Games rely on clear and constant feedback: you either win or you lose. This direct feedback is important to make games fun.
However, when players want to immerse themselves into a simulation, they don't want to get clear and constant feedback on what works and what does not. They don't want to win and lose all the time. They just want to feel as if they were indeed part of the simulation - and always win. Simulations do not rely on clear feedback! It's mostly irrelevant for them.
Have a look at this Call of Duty video. The player does the entire mission at hardest difficulty without shooting one shot!
Is this a great game? No. It's a terrible game. But it is a great simulation! I am actually immersed when I watch this! In one way I agree with the author of the video - on the other hand I think he didn't understand that he doesn't actually play a game! He plays a simulation.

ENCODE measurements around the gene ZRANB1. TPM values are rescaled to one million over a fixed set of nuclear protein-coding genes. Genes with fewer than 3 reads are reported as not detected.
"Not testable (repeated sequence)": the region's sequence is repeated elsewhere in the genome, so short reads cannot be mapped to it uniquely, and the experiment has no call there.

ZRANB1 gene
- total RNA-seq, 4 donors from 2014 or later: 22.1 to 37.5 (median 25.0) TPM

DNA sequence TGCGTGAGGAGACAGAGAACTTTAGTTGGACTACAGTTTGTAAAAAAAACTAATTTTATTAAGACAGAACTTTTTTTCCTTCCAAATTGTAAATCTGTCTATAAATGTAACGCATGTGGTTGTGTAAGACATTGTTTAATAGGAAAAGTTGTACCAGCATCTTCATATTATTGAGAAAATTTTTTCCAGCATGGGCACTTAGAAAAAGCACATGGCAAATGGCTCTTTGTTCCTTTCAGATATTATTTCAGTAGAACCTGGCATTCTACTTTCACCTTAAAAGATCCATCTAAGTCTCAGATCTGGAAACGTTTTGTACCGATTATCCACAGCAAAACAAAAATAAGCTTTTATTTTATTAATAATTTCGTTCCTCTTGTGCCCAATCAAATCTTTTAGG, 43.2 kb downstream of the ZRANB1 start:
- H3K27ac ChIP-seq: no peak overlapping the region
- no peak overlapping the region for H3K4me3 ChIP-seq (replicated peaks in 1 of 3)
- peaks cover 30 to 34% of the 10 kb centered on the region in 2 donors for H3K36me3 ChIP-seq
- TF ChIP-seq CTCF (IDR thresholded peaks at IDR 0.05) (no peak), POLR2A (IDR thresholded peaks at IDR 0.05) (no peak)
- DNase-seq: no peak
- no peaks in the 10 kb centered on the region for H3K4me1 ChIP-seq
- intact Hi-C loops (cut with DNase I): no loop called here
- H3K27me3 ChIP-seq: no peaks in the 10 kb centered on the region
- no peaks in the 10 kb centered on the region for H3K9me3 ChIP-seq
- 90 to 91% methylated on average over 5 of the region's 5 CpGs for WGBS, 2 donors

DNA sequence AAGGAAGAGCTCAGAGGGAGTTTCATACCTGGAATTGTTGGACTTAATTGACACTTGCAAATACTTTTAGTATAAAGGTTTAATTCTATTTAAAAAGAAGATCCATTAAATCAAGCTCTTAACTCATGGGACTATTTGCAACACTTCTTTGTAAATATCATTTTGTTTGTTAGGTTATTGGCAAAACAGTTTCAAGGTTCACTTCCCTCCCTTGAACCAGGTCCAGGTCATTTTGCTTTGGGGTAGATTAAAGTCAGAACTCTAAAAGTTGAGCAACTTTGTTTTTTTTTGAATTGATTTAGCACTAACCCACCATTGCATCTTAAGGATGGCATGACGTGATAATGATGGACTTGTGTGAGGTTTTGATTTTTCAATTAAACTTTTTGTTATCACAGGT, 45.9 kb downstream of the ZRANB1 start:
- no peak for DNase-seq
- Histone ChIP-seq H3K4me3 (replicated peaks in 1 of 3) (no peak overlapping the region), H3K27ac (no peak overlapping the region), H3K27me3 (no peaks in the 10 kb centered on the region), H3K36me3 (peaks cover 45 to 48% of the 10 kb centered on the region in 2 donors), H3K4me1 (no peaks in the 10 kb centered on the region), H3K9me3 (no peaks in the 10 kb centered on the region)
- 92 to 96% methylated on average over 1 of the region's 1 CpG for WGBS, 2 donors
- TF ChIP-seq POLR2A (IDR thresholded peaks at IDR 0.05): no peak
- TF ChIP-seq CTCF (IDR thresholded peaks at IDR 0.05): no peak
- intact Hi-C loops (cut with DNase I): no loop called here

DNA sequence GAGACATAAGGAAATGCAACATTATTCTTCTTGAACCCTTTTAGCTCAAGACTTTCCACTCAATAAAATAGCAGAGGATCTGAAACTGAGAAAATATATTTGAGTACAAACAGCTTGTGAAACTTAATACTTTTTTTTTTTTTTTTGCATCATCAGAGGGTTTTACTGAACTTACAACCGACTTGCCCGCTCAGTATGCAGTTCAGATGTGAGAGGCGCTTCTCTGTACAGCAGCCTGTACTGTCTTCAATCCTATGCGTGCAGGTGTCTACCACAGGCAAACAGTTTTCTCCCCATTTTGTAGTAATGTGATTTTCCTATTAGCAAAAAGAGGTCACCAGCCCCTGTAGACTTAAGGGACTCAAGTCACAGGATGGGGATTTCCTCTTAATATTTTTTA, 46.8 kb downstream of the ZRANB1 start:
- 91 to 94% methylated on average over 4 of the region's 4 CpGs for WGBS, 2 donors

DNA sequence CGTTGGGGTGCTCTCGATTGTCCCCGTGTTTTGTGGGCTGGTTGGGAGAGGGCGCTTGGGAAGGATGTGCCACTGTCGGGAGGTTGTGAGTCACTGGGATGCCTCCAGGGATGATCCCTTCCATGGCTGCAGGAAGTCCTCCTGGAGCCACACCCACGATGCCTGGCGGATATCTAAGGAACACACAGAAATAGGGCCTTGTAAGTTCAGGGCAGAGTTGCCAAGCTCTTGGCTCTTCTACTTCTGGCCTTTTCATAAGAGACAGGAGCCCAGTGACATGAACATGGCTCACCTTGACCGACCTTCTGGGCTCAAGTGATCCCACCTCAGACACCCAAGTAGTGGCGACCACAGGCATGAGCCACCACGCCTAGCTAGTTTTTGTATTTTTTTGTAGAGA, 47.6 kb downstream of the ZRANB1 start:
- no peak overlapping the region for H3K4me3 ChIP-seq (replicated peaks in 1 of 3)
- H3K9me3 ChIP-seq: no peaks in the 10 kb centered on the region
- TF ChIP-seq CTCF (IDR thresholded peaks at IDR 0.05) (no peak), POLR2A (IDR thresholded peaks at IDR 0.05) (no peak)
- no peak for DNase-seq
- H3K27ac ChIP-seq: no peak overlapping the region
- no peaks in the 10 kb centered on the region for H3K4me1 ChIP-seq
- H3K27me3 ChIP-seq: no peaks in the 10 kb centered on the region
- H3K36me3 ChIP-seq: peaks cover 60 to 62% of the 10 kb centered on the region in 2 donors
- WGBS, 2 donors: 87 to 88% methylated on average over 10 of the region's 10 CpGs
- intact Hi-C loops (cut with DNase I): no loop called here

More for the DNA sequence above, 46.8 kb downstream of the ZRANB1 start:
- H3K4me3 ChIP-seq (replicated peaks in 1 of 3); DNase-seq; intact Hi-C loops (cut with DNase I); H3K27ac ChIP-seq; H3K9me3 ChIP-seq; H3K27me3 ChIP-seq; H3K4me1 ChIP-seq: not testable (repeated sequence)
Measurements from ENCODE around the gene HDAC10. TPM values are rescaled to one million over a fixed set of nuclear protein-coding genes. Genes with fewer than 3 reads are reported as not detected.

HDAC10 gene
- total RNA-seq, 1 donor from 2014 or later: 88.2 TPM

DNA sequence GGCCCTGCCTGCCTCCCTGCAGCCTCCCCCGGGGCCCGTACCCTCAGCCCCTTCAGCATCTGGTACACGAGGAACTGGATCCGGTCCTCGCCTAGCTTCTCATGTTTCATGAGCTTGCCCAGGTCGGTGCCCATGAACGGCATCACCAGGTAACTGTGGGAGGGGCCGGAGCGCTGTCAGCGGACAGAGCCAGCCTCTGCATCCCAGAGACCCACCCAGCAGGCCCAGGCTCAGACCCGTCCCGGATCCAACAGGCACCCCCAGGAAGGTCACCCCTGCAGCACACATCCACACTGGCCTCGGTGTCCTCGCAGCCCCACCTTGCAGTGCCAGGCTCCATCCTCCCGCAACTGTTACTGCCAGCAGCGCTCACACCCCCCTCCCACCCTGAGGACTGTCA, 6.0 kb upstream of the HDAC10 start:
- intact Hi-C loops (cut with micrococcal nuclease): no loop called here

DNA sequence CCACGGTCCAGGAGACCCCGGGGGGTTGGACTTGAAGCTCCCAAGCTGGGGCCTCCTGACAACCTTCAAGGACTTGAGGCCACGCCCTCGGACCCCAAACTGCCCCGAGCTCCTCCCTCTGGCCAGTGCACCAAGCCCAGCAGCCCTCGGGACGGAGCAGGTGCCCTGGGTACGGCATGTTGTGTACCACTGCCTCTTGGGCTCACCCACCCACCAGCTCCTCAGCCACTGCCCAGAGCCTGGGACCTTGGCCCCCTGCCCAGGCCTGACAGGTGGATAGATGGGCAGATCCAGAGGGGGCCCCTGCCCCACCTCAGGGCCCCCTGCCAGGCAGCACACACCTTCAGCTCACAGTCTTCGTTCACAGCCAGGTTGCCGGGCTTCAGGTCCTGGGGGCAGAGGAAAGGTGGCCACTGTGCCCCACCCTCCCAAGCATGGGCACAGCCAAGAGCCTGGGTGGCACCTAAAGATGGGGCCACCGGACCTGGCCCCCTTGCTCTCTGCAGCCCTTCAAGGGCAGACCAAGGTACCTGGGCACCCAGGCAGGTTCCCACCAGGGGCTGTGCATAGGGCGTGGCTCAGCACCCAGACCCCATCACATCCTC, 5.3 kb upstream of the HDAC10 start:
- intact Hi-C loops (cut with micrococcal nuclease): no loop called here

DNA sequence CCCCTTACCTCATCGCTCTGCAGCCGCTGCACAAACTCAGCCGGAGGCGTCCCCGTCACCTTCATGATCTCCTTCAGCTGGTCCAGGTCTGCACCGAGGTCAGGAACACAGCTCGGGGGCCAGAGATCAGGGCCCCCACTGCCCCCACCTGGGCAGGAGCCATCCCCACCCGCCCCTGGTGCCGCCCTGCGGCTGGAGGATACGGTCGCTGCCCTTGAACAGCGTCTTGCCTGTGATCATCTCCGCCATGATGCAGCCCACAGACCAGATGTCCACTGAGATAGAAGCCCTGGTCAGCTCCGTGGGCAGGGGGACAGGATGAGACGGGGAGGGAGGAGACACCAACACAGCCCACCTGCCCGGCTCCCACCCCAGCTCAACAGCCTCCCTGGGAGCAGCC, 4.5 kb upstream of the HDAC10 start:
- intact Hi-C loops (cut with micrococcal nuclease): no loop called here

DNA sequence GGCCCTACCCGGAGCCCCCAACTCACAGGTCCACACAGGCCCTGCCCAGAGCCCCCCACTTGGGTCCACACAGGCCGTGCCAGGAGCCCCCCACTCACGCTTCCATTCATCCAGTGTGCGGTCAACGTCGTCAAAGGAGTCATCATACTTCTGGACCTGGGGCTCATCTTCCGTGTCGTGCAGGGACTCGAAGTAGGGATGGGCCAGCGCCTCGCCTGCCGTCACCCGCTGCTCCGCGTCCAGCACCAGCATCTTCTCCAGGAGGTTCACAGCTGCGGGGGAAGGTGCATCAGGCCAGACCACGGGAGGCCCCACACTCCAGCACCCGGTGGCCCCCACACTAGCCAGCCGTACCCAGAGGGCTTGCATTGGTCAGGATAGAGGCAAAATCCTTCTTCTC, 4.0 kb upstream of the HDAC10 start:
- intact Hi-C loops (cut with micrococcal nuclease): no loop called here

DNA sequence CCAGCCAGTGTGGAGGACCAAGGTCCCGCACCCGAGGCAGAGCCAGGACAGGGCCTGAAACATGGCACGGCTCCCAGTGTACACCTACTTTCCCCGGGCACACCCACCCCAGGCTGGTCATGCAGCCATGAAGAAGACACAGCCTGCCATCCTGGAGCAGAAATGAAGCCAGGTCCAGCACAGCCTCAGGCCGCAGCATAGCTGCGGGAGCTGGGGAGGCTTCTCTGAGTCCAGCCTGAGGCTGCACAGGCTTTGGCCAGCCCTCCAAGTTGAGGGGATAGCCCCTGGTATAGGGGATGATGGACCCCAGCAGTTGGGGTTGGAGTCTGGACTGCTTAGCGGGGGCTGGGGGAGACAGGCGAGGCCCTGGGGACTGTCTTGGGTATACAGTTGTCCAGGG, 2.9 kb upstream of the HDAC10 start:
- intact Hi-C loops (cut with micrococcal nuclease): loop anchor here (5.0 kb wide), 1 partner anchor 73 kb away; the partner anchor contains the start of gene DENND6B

The funny thing is that while MMORPGs in recent years have ignored the simulation and turned into 'just a game', games like Call of Duty have turned into great simulations and stopped being games!
What does this mean for death penalties? A great simulation just doesn't let you die. Just like Kring commented in a recent thread.
However, the simulation must still make you fear death! And that's why great simulations can have harsh death penalties: You are just not expected to die in the first place! You are only supposed to fear death - just like in real life or any movie.
While great simulations are easy and have harsh death penalties, great games are difficult, but have trivial death penalties. No other combinations works!